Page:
All About Slovakia
The far less famous (and less tourist-crowded) half of the country that used to be called Czechoslovakia, Slovakia offers Old World central European charm, craggy castles, deeply forested countryside, and some of Europe’s most dramatic mountain landscapes, from the Carpathians in the western wine country to the mighty High Tatras in the east.
Slovakia’s compact, cafe-filled capital of Bratislava has a small town air and a restored old center of tidy baroque buildings and market squares snuggled in the midst of the Communist-era suburban sprawl. Bratislava sits at the uttermost eastern edge of Slovakia, just an hour by train from Vienna—when you are standing under the restored towers of Bratislava’s blocky castle above the Danube River, you are just three miles east of the Austrian border, and ten miles north of Hungary.
The lovely farm and sheep country of southern and central Slovakia has such diversions as the medieval mining town of Banská Štiavnica, perfectly preserved between its two castles; the log homes of Čičmany painted with white geometric symbols; the blade-like Orava Castle featured in 1922s Nosferatu; and the deep gorges of Malá Fatra National Park where Juraj Jánošík, the Slovakian Robin Hood, once roamed.
But it’s in the east that things get really interesting. Past the rugged, photogenic cut-glass peaks of the High Tatras mountains—explore beyond Poprad to the resort villages of Smokovec Ždiar, or Tatranská Lomnica—stretches Slovakia’s under-touristed eastern region, long part of the Kingdom of Hungary, with a Magyar flair to the old University town and cultural center of Košice, the medieval city of Bardejov, and the postcard town of Levoča. Levoča is also the gateway for visiting the Spisský Hrad, that impossibly perfect, slightly crumbled medieval castle ranging over a steep hilltop you see on all the “Visit Slovakia” brochures.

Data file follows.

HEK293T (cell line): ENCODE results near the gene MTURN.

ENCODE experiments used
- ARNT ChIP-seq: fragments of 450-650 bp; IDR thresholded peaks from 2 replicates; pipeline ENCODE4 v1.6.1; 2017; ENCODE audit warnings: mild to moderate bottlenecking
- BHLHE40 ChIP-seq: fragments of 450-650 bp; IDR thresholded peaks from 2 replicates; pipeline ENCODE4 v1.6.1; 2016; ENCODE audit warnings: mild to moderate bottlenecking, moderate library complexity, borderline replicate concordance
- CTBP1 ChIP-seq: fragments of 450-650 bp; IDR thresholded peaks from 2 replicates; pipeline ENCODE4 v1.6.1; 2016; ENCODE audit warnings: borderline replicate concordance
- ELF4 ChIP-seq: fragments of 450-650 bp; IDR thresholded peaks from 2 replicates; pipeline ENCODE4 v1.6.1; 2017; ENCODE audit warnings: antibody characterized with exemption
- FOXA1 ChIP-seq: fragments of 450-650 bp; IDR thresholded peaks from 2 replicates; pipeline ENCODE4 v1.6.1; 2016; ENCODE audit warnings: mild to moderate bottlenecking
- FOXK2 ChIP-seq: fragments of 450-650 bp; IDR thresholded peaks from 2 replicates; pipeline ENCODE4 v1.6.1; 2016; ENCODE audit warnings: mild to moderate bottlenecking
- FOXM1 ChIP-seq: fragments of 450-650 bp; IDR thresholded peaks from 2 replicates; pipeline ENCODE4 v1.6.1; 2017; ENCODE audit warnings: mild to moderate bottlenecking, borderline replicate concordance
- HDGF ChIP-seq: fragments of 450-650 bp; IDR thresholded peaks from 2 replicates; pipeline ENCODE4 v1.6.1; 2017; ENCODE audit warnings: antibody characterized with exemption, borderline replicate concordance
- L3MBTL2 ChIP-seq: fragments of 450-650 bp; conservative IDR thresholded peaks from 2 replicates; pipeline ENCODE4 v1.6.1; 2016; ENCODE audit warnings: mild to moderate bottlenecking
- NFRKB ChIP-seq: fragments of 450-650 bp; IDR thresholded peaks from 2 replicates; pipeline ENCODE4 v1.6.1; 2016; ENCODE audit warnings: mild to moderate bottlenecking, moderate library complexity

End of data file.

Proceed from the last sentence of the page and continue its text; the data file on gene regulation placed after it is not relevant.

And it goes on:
When to Go to Slovakia: Slovakia has a temperate, Continental climate, meaning the best times to visit are spring and fall (especially for colors in this forested land). It does not usually get overly hot in summer, though that is the most popular time to visit (not that Slovakia ever feels too crowded with tourists). Unless you are skiing in the High Tatras, much of the country outside of Bratislava is shut down in winter.
Events and Holidays in Slovakia:
|Bojnice Castle makes good use of its evocative setting to spin tales of spirits and hauntings through stories, music, dance, and creepy candlelit night tours.|
|This rock festival features three days of concerts along the Danube, along with theater productions and fireworks.|
|This celebration features a re-enactment of an authentic coronation ceremony, with more than 120 actors in period costumes pronouncing solemn vows of obedience to the king followed by a procession through the Old Town.|
|The Folklore Festival Východná is Slovakia's oldest and largest celebration of traditional folk culture with more than 1,500 performers in dozens of presentations and dance and music competitions on an open-air stage in this village tucked under the Tatras Mountains in Upper Liptov.|
|The Salamander Day festival in Banská Štiavnica, Slovakia is dedicated to the folklore culture of Slovakian miners, and includes a traditional fair, street events, music, and evening costumed parade.|
|Slovakia's most famous town fair has been going strong in Banská Bystrica for more than 350 years, with three days of handicrafts, performances, music, fencing, and food and drink (particularly the new wine–like burčiak).|
|Slovakia's major concert of classical and orchestral music—by both Slovak and foreign composers—features two dozen performances over two weeks by the Slovak Philharmonic and guest conductors, performers, and groups.|
|Bratislava Jazz Days is a festival of modern jazz, from free jazz, jazz rock, jazz funk, and fusion that attracts major headliners and other world-class players to Bratislava.|
|The main squares of Bratislava are filled with stalls and stages for a Christmas market of handicrafts, caroling and storytelling, and Christmas treats (barbecued meats, traditional cabbage soup, lokše (potato pancakes), honey cakes, and Christmas mead).|